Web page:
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Illinois House Considering Legislative Changes to Parenting Time in the Area of Family Law

Posted by A. Lou Benassi | Apr 26, 2018 | 0 Comments

House Bill 4113 amends provisions within the laws for Allocation of Parental Responsibility, which was previously known as custody. It is based on the idea that in family court actions such as ending a marriage, equal parenting time is generally preferred and gives the child proper exposure to both parents. Illinois recently made significant changes to the laws associated with the Marriage & Dissolution of Marriage Act in 2016. Many of the changes involved the terminology, such as using “parental responsibilities” and “parenting time” instead of “custody” and “visitation;” however, there were also some more functional changes.

Current Court Considerations

Courts have maintained that the most critical aspect of determining matters involving children is what is in the child's best interest. The proposed changes to the statutes include the following considerations.

  • Increasingly consider the child's school experience and adjustments to the local community in addition to their home life.
  • More emphasis on the physical and mental health of the child and parents.
  • What the parents feel is the best arrangement.
  • Whether the parents are capable of amicably allocating parental duties and areas of responsibility in a written agreement.

Courts will retain the ability to modify parental arrangements when necessary. The changes focus heavily on what the court will consider when the parents are not able to reach an agreement on the parental arrangements on their own.

Bill 4113 Legislative Summary

The fundamental theme of the legislation is that equal parenting time is the preferred arrangement. This applies when both parents are deemed as physically, emotionally, and mentally fit for parental responsibilities. Evidence to the contrary must be “clear and convincing,” rather than according to the standard of the “preponderance of the evidence.” The court would be required under certain circumstances to outline their findings specifically in a written evaluation.

Proponent Stance

Often parents find that because of their inability to cordially reach solutions, unequal parenting time is often the result. Studies suggest that children who spend time with both parents tend to have better academic and social outcomes. Many spouses like the idea of starting from a position where equal parenting time is the expectation, thinking it will lead to more equitable results.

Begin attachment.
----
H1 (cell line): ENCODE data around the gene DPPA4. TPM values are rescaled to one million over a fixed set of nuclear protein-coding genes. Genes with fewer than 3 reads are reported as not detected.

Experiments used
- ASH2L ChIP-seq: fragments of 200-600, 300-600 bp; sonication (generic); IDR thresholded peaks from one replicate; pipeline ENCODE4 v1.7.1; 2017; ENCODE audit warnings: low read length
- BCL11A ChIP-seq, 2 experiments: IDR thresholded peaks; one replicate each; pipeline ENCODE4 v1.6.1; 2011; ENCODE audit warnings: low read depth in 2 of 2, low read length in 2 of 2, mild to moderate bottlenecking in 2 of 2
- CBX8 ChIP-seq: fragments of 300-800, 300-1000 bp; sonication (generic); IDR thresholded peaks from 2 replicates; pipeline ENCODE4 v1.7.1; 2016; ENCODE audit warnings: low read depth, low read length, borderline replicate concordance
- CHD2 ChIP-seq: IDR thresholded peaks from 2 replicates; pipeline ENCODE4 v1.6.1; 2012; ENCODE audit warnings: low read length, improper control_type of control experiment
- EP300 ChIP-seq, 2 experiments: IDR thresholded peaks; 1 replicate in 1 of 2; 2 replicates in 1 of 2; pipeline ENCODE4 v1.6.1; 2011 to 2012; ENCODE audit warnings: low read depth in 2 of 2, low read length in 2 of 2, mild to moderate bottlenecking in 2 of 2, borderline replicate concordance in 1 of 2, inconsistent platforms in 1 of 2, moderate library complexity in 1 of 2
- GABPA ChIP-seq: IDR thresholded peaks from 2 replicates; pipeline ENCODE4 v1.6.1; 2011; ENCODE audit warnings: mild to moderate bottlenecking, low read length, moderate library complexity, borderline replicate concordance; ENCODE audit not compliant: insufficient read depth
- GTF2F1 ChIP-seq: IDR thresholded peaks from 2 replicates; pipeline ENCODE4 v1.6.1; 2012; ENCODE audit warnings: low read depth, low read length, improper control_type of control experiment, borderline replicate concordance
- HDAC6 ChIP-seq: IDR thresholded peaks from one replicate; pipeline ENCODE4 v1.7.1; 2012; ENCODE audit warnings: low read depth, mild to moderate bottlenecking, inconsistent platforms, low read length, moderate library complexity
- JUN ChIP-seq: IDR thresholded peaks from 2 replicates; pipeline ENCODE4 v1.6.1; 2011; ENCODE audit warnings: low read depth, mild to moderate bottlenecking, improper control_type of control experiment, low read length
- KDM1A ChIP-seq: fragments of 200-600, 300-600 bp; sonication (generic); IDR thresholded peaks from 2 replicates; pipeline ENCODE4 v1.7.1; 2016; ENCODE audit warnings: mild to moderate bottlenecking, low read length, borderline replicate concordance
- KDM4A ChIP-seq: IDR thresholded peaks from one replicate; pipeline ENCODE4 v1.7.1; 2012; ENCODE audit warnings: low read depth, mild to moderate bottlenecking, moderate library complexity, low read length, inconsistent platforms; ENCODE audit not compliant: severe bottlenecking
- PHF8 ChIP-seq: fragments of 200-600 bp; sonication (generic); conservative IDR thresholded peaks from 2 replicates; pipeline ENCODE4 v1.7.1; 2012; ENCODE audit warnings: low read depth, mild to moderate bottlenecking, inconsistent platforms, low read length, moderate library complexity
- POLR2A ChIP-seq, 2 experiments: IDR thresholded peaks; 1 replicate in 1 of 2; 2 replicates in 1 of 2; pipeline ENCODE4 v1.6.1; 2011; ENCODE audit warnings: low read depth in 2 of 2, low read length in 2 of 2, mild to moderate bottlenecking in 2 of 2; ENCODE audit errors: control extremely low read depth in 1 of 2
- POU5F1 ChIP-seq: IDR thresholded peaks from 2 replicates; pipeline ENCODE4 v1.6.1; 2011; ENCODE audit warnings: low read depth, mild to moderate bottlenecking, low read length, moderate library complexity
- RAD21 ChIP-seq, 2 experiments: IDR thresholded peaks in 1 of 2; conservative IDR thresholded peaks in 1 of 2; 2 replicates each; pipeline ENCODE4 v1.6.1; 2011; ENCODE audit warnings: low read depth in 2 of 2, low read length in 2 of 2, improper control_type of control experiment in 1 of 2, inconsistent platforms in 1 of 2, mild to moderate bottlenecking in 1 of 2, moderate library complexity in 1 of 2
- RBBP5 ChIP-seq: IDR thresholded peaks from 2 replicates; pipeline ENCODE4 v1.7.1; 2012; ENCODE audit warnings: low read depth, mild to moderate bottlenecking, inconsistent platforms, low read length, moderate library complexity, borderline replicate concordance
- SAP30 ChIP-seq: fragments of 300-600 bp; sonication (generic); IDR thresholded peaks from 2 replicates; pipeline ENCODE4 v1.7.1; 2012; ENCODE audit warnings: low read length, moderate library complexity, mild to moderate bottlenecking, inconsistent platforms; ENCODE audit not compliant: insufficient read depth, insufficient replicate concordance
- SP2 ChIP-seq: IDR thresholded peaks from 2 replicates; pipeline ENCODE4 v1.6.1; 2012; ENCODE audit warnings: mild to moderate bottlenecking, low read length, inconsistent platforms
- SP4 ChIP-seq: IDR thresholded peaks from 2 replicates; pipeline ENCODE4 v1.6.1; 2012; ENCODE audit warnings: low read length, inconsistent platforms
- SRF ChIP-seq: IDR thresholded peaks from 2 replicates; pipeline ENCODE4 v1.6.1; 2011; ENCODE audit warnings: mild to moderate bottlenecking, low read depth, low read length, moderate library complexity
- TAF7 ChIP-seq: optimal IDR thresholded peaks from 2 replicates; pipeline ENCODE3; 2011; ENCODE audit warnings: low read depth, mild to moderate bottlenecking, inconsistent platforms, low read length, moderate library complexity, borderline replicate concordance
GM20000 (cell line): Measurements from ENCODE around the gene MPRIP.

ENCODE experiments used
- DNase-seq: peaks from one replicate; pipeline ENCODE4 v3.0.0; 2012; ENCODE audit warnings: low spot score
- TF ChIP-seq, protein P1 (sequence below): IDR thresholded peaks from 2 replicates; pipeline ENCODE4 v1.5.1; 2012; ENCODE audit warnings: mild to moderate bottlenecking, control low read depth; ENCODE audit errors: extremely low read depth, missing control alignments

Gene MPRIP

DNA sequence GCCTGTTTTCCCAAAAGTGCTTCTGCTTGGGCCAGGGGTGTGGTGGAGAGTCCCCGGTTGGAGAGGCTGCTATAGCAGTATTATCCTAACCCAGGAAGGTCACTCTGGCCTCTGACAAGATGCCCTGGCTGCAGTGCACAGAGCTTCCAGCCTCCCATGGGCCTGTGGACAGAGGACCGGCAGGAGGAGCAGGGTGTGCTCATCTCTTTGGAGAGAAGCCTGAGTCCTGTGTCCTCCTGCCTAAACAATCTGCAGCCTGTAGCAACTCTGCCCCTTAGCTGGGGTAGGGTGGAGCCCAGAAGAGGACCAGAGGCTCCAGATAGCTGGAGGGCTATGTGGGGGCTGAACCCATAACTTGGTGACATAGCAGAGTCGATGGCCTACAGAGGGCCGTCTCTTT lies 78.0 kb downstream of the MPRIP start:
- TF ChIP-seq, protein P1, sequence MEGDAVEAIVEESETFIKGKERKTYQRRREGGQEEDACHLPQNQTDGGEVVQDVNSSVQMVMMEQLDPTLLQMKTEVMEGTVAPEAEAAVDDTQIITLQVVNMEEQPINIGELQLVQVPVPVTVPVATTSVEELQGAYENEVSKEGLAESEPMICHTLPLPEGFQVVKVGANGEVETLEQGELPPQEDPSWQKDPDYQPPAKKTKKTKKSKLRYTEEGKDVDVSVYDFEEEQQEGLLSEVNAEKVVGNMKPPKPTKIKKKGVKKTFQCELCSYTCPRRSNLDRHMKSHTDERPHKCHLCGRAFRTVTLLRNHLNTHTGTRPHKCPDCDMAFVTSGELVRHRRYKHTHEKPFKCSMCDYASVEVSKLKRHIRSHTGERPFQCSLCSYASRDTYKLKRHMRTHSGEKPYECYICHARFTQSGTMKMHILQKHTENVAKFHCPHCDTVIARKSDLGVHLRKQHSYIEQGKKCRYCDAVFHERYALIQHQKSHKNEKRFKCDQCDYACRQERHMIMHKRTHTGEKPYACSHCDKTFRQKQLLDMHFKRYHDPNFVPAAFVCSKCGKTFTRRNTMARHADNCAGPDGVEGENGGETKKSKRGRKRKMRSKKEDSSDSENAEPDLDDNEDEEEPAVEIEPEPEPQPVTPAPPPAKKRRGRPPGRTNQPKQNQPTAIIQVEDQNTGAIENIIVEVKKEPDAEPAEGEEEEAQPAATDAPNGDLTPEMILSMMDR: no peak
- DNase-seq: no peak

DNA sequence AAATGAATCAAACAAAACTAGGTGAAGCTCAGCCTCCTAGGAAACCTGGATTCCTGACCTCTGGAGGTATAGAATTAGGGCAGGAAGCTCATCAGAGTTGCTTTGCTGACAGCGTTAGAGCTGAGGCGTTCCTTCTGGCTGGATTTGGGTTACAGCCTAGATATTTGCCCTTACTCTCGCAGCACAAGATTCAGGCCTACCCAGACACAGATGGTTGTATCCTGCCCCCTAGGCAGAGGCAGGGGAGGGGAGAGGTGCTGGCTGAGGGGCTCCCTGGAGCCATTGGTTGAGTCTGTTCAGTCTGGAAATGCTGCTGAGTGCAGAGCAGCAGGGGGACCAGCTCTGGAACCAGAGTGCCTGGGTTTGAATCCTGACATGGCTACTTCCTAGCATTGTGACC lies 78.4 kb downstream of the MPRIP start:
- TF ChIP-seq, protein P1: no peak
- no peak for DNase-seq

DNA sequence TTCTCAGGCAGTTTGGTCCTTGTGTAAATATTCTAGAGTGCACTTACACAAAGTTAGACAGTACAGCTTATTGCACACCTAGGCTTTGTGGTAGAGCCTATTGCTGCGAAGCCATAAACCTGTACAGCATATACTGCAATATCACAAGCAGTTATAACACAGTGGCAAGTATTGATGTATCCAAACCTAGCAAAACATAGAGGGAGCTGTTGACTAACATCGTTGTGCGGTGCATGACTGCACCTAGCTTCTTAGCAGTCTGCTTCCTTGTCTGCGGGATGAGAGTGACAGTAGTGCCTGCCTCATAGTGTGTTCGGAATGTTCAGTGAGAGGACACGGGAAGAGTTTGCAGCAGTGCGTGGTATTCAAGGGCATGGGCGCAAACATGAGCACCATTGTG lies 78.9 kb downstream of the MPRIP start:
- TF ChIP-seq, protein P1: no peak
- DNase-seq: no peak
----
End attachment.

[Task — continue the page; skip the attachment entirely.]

Changing the Standard of Evidence

The change of the evidence standard from “preponderance of evidence,” the norm in civil actions, to a “clear and convincing” standard is significant. It still remains a lesser standard than “beyond a reasonable doubt” that applies in criminal matters. The Springfield Daily described the change as one from “more likely than not” to “substantially more likely than not.”

Opponent Stances

Impact on Abused Spouses

Carrie Boyd, policy director with the Illinois Coalition Against Domestic Violence, says that the equal time mandate may unfairly hurt those victimized by domestic violence or sexual abuse. She feels that victimized parents would need to have their attorney overcome the belief that equal time with both parents is in the child's best interest, when it may not be. She says the measure creates a potentially “dangerous framework.” Many victims of family violence and their children are subjected to manipulation from their abuser. She fears the court environment may allow the abuser to use the child as a way to adversely impact the victim.

Increasing Litigation & Financial Concerns

Many feel the bill runs contrary to the 2016 changes that sought to decrease potential litigation and promote greater cooperation. Those from the domestic violence side feel that many individuals will be unable to afford legal counsel and that free legal counsel is in short supply. One key point of contention involves how it may impact the ability for either parent to qualify for much needed financial assistance programs. Often public aid requires that a parent have the majority of the responsibility for caring for the child in order to be eligible.

Peoria Attorneys for Family Law Matters

The attorneys at Benassi & Benassi, P.C., maintain a compassionate and caring approach to matters of family law. We understand that family transitions can be difficult for all those involved and strive to clearly explain all the options and focus on your family's long-term future. Please contact our office today at (309) 674-3556 for a consultation.

About the Author

A. Lou Benassi

A. Lou Benassi was born and raised in Taylor Springs, Illinois, a small mining and farming community located near Hillsboro, the county seat of Montgomery County, Illinois...

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